Friday, February 20, 2009


Friday in Courtroom 67 by Robin Mathews

Today twelve lawyers filled the court. Three observers were present in the gallery - none from the press and media. Two counsel for various media organizations made representation to assure access to documents when removed from privilege and available as exhibits in court. The two swelled the number present.

Much of the morning was taken up with the two volumes (or binders) remaining of the seventeen garnered from the Freedom Of Information request by Defence lawyers. The two binders contain materials from the BC Rail organization for which Mr. Dean (BC Rail lawyer) has been considering exerting confidentiality claims.

As I have said, BC Rail materials are in a dark part of the Basi, Virk, and Basi matter. To begin, I (alone, it seems) question whether - in a matter of this kind - a Crown Corporation very heavily influenced by cabinet may be seen as possessing "third party" interests. And since BC Rail is at the heart of all the issues bearing on the present case, a refusal to release documents from that source might well send a powerful message about the need to hide actions. Crown Corporations, however, are not subject to FOI (as government Departments are). And so if BC Rail (now a shadow, almost without assets since the Campbell government has been dissolving the remains of BC Rail) wishes to refuse Defence the two binders of materials, it has grounds. Only, one must assume, will it refuse access if it believes there are materials present that are compellingly unsavoury. If it does, a court battle will ensue.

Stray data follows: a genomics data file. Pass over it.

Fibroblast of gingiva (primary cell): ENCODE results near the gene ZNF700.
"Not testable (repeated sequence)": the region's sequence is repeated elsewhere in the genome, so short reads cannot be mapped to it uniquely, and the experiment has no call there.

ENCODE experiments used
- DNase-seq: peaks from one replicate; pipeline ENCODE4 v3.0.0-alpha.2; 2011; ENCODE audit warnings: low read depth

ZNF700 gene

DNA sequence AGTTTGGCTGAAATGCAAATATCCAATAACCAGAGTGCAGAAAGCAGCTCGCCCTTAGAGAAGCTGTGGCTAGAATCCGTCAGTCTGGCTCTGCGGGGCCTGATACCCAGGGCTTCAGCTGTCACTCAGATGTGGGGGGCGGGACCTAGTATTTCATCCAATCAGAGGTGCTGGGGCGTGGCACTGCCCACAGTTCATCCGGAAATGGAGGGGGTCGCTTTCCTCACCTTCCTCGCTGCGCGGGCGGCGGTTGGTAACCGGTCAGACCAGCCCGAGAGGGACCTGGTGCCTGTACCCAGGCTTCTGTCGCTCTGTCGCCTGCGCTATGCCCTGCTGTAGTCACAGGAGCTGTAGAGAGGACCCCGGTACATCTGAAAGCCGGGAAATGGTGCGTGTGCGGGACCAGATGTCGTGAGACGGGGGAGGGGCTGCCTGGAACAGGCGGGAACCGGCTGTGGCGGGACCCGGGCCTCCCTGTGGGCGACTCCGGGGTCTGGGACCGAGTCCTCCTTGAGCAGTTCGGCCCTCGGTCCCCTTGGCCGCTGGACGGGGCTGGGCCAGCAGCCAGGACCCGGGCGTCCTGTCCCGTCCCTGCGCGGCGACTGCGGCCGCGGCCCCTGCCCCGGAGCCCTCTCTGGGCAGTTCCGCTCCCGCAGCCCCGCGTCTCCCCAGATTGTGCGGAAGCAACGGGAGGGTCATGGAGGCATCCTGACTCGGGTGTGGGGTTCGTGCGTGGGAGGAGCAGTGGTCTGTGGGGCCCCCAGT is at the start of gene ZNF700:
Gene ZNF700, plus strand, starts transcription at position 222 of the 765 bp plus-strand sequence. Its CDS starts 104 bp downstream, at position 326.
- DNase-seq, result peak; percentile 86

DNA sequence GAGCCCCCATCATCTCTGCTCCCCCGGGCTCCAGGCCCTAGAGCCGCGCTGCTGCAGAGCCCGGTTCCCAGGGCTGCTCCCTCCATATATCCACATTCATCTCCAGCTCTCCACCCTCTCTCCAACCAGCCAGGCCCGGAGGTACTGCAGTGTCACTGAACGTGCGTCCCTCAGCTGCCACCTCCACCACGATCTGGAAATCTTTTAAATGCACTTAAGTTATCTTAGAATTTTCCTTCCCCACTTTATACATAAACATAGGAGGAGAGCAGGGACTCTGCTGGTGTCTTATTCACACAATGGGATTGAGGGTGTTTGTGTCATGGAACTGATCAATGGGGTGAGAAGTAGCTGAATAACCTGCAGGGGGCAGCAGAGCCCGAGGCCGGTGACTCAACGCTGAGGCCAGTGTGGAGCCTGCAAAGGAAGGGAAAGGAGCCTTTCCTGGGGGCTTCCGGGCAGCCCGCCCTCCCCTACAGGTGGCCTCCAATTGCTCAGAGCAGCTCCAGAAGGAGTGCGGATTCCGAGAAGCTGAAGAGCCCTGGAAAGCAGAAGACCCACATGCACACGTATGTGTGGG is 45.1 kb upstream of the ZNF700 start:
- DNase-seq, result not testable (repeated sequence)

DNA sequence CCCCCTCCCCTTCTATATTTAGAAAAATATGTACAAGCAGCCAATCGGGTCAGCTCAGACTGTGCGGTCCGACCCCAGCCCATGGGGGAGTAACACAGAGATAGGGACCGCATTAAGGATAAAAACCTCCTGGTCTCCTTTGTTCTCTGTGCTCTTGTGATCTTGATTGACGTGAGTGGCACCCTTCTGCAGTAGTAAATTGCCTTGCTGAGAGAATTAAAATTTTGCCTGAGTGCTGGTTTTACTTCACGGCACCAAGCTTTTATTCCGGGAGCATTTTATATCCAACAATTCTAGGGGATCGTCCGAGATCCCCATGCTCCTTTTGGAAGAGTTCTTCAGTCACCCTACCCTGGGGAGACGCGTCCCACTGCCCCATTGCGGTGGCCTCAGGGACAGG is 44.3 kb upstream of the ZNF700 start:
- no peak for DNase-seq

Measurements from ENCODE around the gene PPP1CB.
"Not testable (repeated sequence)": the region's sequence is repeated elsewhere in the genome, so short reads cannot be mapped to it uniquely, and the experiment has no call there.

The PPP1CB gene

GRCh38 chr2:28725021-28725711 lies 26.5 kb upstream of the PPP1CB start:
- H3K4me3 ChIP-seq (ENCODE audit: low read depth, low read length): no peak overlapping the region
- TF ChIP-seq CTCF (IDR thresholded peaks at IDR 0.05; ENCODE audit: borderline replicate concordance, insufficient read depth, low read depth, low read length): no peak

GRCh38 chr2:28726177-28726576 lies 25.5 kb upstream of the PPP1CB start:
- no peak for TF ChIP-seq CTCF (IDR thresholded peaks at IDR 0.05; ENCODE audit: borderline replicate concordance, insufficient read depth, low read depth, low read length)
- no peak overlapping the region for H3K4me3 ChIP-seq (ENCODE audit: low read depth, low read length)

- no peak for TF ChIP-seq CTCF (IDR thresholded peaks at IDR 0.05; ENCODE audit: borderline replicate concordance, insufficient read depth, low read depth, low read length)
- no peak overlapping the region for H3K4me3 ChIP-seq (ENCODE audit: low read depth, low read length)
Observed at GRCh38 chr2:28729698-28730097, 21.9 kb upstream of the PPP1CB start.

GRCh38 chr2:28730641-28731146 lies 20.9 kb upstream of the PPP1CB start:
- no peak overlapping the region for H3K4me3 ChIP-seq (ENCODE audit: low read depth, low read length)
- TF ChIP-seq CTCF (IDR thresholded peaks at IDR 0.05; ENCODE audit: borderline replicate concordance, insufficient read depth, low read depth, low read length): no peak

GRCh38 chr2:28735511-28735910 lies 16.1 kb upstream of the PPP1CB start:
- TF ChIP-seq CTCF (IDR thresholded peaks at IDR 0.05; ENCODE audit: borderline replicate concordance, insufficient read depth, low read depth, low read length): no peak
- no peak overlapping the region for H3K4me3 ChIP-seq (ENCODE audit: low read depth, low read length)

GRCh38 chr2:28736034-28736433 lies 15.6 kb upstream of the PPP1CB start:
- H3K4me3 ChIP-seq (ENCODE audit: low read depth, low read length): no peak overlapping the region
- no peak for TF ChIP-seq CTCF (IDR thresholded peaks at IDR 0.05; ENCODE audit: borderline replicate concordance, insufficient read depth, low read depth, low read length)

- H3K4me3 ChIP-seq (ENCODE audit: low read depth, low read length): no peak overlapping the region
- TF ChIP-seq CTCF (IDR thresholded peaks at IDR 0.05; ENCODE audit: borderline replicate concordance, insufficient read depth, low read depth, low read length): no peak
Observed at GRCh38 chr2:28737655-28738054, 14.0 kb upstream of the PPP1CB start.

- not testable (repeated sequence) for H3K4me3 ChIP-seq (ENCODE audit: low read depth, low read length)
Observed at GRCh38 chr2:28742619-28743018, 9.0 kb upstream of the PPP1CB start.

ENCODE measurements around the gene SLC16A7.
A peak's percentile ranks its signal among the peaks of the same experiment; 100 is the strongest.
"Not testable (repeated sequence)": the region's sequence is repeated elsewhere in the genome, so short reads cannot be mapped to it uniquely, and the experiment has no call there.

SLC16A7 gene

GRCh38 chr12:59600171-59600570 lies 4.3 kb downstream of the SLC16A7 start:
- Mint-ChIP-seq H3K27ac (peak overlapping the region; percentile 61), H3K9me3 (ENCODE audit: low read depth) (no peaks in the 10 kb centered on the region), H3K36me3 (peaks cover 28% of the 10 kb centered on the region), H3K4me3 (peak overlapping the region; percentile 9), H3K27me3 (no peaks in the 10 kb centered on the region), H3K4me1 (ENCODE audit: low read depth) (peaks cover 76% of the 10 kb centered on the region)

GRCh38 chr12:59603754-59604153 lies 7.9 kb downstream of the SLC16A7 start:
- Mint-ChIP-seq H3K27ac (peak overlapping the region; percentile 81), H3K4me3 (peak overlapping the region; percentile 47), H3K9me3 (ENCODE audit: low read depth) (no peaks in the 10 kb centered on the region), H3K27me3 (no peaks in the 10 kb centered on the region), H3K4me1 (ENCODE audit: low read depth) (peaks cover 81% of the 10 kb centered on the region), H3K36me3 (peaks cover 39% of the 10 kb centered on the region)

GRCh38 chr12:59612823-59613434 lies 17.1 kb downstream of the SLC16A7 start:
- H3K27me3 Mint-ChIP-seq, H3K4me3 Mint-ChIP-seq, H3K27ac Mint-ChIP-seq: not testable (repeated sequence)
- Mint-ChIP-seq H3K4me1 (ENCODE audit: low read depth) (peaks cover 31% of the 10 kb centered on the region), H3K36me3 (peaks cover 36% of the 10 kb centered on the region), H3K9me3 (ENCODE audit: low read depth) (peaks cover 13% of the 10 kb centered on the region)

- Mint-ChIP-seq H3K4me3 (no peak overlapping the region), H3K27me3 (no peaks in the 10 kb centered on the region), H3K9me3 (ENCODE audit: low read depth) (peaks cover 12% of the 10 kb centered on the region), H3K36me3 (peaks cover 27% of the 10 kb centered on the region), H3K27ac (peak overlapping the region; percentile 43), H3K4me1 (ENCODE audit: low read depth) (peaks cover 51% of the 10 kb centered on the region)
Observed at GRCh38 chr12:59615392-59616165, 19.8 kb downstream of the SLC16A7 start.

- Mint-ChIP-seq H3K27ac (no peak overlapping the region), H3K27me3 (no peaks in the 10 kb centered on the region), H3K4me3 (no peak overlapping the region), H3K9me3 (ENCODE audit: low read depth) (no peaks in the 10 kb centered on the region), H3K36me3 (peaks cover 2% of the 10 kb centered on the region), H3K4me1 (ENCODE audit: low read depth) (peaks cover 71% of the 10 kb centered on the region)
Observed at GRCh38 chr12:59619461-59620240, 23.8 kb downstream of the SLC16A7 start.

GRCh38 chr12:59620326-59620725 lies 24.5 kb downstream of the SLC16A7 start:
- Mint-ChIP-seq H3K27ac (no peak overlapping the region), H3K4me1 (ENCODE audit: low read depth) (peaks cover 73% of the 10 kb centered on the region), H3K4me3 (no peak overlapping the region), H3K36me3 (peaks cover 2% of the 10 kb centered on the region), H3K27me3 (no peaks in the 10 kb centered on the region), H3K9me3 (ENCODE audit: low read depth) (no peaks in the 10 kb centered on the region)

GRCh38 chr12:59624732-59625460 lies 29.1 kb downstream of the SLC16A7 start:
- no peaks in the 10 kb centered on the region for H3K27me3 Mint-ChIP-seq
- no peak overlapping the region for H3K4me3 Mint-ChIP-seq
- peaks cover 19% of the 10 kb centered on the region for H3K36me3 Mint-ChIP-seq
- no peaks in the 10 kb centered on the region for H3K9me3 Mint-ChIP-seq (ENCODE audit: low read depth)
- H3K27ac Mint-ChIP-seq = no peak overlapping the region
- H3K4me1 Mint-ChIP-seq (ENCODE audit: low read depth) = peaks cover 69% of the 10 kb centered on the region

Those matters will be dealt with on Monday (beginning at 9:30 a.m.), and on Tuesday.

Wednesday will see the decision by Madam Justice Elizabeth Bennett on the application by the lawyer for the Official Opposition to have access to all the binder material sought and gained through Freedom Of Information by the Defence.

Here again, conversation with friends bore on the very real matters under consideration. As many know from nasty personal experience, gaining materials through Freedom Of Information application is often more frustrating than satisfying. In fact, the process has been turned into an almost complete sham in many cases where response to request drags out forever - and then material given up has more blacked out space than print left visible. Freedom Of Information procedures are often, in fact, bureaucratic ways of denying the public's right to know through Orwellian double-speak.

We can only hope that has not been the case here. Bearing all that in mind, however, one has to give some attention to the argument by Defence lawyer Michael Bolton yesterday that the request for materials at issue should have come directly from the Special Crown Prosecutor to the various sources holding the materials in order to avoid shadowy intervention and to guarantee that the full power of the Crown was backing the requests. We can only hope that the FOI requests, made on behalf of the Defence, have the same power as requests made by the Special Crown Prosecutor would have had.


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